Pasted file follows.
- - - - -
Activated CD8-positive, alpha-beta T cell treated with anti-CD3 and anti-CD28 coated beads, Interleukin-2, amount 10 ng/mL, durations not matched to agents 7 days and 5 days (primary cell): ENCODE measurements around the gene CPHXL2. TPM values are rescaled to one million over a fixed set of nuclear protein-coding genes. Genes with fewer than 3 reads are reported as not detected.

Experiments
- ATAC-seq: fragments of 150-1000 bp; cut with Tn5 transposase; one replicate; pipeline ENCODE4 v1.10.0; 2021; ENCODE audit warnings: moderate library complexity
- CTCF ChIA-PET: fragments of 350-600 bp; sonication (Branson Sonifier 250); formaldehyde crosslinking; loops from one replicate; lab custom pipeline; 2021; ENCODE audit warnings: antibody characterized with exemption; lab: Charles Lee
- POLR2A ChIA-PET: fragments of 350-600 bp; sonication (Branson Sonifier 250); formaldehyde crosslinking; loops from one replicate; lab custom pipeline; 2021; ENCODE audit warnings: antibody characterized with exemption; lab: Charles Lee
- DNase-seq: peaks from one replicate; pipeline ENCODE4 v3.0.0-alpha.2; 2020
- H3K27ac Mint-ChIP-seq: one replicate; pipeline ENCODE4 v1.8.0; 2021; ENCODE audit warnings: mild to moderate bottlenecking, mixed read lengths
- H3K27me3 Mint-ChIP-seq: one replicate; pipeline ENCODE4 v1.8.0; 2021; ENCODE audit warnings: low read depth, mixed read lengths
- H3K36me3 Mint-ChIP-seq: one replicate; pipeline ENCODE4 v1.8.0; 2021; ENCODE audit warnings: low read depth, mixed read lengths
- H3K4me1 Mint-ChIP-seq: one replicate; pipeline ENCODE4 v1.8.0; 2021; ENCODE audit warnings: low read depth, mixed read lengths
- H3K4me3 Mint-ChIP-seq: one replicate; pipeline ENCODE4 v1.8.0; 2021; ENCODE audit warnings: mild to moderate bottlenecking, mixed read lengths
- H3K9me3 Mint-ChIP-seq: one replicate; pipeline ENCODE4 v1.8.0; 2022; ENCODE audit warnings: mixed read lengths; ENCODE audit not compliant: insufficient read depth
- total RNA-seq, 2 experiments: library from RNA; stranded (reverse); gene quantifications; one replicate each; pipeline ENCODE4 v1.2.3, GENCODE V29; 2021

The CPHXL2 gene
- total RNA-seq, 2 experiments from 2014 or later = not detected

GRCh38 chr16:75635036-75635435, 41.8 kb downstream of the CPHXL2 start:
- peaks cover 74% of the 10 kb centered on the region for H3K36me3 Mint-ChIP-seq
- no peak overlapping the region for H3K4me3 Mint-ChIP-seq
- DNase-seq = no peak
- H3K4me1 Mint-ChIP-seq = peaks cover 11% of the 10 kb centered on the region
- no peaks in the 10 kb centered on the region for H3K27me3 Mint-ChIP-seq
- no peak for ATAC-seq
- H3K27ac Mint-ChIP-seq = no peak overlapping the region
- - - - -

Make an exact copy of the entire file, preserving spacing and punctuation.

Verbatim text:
Activated CD8-positive, alpha-beta T cell treated with anti-CD3 and anti-CD28 coated beads, Interleukin-2, amount 10 ng/mL, durations not matched to agents 7 days and 5 days (primary cell): ENCODE measurements around the gene CPHXL2. TPM values are rescaled to one million over a fixed set of nuclear protein-coding genes. Genes with fewer than 3 reads are reported as not detected.

Experiments
- ATAC-seq: fragments of 150-1000 bp; cut with Tn5 transposase; one replicate; pipeline ENCODE4 v1.10.0; 2021; ENCODE audit warnings: moderate library complexity
- CTCF ChIA-PET: fragments of 350-600 bp; sonication (Branson Sonifier 250); formaldehyde crosslinking; loops from one replicate; lab custom pipeline; 2021; ENCODE audit warnings: antibody characterized with exemption; lab: Charles Lee
- POLR2A ChIA-PET: fragments of 350-600 bp; sonication (Branson Sonifier 250); formaldehyde crosslinking; loops from one replicate; lab custom pipeline; 2021; ENCODE audit warnings: antibody characterized with exemption; lab: Charles Lee
- DNase-seq: peaks from one replicate; pipeline ENCODE4 v3.0.0-alpha.2; 2020
- H3K27ac Mint-ChIP-seq: one replicate; pipeline ENCODE4 v1.8.0; 2021; ENCODE audit warnings: mild to moderate bottlenecking, mixed read lengths
- H3K27me3 Mint-ChIP-seq: one replicate; pipeline ENCODE4 v1.8.0; 2021; ENCODE audit warnings: low read depth, mixed read lengths
- H3K36me3 Mint-ChIP-seq: one replicate; pipeline ENCODE4 v1.8.0; 2021; ENCODE audit warnings: low read depth, mixed read lengths
- H3K4me1 Mint-ChIP-seq: one replicate; pipeline ENCODE4 v1.8.0; 2021; ENCODE audit warnings: low read depth, mixed read lengths
- H3K4me3 Mint-ChIP-seq: one replicate; pipeline ENCODE4 v1.8.0; 2021; ENCODE audit warnings: mild to moderate bottlenecking, mixed read lengths
- H3K9me3 Mint-ChIP-seq: one replicate; pipeline ENCODE4 v1.8.0; 2022; ENCODE audit warnings: mixed read lengths; ENCODE audit not compliant: insufficient read depth
- total RNA-seq, 2 experiments: library from RNA; stranded (reverse); gene quantifications; one replicate each; pipeline ENCODE4 v1.2.3, GENCODE V29; 2021

The CPHXL2 gene
- total RNA-seq, 2 experiments from 2014 or later = not detected

GRCh38 chr16:75635036-75635435, 41.8 kb downstream of the CPHXL2 start:
- peaks cover 74% of the 10 kb centered on the region for H3K36me3 Mint-ChIP-seq
- no peak overlapping the region for H3K4me3 Mint-ChIP-seq
- DNase-seq = no peak
- H3K4me1 Mint-ChIP-seq = peaks cover 11% of the 10 kb centered on the region
- no peaks in the 10 kb centered on the region for H3K27me3 Mint-ChIP-seq
- no peak for ATAC-seq
- H3K27ac Mint-ChIP-seq = no peak overlapping the region